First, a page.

Rhead Group saves 40% with move to Microsoft cloud

Rhead Group, an international professional services consultancy, has revealed how moving to a cloud IT platform has resulted in a 40 percent reduction in costs.

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Rhead Group, an international professional services consultancy, has revealed how moving to a cloud IT platform has resulted in a 40 percent reduction in costs.

The company migrated from on-premise systems to a cloud-based model using Microsoft Azure public cloud, Microsoft Office 365, Windows Intune, Windows 8.1 and Windows Phones. The migration was led by the company’s first IT director Phil White, who joined the company 18 months ago. Prior to his joining, IT reported to the company’s finance director.

“My best guess is that our [new cloud] platform is 40 percent less than the cost of the on-premise [infrastructure],” White told ComputerworldUK after having finished the migration earlier this month.

Rhead Group appointed an IT director and overhauled its systems after it realised its business growth had outstripped its legacy platforms. These included an email platform from 1and1.co.uk, an email exchange, NAS drives based primarily in the office and Wintel laptops running Microsoft Office purchased using Microsoft Select agreements on an ad hoc basis.

The company, which grew quickly from 300 to 700 users worldwide, began migrating to the Microsoft cloud platform in November 2013, with the help of Trustmarque.

Trustmarque designed the cloud architecture for the migration and supported Rhead throughout the project. It was also the only supplier, according to White, to even suggest cloud as a solution to the company’s expansion issue. White was also after a Microsoft solution because most of the Rhead staff use Microsoft Office and are “power users” of Microsoft Excel.

The cloud move appears to have been the right one, as White outlined the flexibility of operating a cloud platform across different countries.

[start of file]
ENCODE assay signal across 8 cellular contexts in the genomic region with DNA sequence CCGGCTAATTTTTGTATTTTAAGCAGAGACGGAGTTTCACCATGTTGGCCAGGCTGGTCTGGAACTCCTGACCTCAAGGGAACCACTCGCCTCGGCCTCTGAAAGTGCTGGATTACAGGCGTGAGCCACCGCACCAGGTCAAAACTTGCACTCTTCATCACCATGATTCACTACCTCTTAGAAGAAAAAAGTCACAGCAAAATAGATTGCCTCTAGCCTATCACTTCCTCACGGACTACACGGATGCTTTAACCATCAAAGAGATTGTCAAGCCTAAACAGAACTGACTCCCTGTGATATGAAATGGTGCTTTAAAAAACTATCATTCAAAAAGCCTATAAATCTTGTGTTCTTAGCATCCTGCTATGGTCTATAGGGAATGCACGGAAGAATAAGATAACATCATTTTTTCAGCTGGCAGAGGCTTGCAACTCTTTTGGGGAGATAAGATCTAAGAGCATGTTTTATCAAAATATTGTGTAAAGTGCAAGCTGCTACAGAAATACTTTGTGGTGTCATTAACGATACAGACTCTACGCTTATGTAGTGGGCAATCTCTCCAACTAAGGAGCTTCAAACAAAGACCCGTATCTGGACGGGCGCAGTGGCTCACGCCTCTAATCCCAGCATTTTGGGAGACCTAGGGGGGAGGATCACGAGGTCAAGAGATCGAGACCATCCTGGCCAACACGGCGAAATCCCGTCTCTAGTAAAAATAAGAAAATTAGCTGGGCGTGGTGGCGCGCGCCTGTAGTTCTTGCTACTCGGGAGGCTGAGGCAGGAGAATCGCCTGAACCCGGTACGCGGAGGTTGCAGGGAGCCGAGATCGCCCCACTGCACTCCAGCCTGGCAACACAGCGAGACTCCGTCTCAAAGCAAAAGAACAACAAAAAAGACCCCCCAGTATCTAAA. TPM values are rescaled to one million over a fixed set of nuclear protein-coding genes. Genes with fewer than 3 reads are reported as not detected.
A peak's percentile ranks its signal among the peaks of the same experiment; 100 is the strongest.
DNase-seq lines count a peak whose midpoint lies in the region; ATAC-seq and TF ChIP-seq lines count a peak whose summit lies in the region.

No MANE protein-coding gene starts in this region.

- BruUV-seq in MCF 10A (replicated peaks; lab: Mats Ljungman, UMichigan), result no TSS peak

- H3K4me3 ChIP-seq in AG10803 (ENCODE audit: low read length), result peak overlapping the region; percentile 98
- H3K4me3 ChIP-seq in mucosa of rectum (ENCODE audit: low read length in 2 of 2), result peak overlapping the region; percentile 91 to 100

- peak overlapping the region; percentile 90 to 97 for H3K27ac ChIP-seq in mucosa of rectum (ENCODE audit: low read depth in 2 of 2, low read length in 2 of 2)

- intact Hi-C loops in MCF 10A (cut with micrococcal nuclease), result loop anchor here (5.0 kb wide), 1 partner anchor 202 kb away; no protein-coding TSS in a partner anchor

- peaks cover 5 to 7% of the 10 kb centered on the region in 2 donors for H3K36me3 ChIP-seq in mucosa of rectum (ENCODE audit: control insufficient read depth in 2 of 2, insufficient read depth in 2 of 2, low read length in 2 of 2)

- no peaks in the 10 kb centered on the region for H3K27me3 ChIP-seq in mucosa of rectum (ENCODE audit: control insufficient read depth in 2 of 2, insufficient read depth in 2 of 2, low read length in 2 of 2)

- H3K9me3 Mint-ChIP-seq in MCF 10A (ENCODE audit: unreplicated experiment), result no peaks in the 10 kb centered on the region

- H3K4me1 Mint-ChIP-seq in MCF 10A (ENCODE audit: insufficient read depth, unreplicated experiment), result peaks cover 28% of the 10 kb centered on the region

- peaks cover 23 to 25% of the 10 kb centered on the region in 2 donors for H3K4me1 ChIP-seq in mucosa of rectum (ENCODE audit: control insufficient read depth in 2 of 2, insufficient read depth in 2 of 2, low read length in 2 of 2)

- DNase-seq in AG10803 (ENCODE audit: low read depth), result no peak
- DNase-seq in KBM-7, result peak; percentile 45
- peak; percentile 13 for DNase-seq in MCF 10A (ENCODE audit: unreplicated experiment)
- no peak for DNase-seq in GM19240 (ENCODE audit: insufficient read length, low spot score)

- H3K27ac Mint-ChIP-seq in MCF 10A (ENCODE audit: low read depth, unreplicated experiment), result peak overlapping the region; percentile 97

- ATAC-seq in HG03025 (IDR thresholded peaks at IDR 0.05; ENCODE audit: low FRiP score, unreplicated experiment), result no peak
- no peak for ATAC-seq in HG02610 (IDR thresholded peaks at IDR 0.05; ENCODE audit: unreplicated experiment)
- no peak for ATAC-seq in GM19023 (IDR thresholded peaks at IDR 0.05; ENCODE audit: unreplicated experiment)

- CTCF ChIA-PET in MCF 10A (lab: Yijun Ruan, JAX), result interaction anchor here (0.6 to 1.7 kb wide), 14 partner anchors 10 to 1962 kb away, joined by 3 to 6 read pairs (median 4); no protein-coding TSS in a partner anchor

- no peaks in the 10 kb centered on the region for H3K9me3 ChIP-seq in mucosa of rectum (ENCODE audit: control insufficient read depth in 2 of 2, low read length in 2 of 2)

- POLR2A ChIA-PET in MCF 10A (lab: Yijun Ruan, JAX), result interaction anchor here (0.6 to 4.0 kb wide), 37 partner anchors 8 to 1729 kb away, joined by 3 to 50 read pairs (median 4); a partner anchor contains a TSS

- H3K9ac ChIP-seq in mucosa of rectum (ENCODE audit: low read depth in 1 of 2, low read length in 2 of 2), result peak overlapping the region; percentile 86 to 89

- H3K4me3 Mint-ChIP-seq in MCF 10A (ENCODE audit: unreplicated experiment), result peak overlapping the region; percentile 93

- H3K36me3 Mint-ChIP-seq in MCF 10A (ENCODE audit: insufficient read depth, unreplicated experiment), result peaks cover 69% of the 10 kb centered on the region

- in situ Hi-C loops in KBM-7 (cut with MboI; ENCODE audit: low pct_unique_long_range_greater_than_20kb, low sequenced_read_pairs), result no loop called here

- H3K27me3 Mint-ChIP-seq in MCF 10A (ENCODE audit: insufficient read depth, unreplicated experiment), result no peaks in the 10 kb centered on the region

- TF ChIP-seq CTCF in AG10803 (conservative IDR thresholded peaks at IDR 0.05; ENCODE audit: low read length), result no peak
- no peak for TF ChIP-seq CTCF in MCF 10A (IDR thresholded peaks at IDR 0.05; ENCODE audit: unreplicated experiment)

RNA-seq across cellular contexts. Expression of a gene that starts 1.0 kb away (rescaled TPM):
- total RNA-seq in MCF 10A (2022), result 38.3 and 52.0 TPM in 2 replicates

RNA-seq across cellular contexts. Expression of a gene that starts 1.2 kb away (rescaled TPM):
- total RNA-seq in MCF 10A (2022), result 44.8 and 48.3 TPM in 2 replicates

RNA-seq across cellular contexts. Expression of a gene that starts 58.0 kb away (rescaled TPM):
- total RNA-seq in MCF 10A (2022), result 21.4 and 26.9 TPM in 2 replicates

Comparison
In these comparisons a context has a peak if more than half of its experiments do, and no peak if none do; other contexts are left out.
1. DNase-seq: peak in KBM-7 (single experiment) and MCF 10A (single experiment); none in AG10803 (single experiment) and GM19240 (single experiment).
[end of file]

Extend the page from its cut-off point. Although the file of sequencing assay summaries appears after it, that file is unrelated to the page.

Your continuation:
“Our international geography meant that a traditional IT on-premise IT infrastructure would have been very expensive,” he said.

“You can start working on a document anywhere in the world, and continue working on it wherever you arrive. It takes away the complexity from the end user.”

He added: “From a commercial perspective, it’s very easy to predict what your cost is going to be because the tariff per user per data is very transparent, and they scale.”

There were also benefits that White did not factor into the original business case, but were “welcomed” by the end users.

“Microsoft Lync, One Note and Yammer - these tools allow them to collaborate better. As we expand, we are doing Lync-based video interviews or board meetings,” said White. Previously, the company had some legacy video conferencing systems between one office to another, or it rented the facility to do so in its Australian offices.

“We use Microsoft One Drive for business. The ability to share files without having to email them around - that took off quite quickly. And Yammer is a new internal media channel,” he added.

Challenges

However, the migration was not without “a few” challenges.

“Even with Trustmarque’s support, there aren’t that many organisations that have moved into the cloud. A lot of the time we had to solve some of the problems for the first time,” White said.

“For example, there are some Microsoft limitations in how their Office suite works with their cloud platform.”

Referring to the eight terabytes of data that was migrated, White added: “When you’re doing data migration into a cloud platform, there’s some very entertaining bandwidth challenges because you have to migrate a lot of data.”

What’s next

What follows now for Rhead is a period of stabilisation. The company is also looking to refresh its mobile telephone fleet to Windows, though staff who choose to bring their own, non-Windows devices, can still access Microsoft 365 by downloading it onto the iPhone or Android phones.

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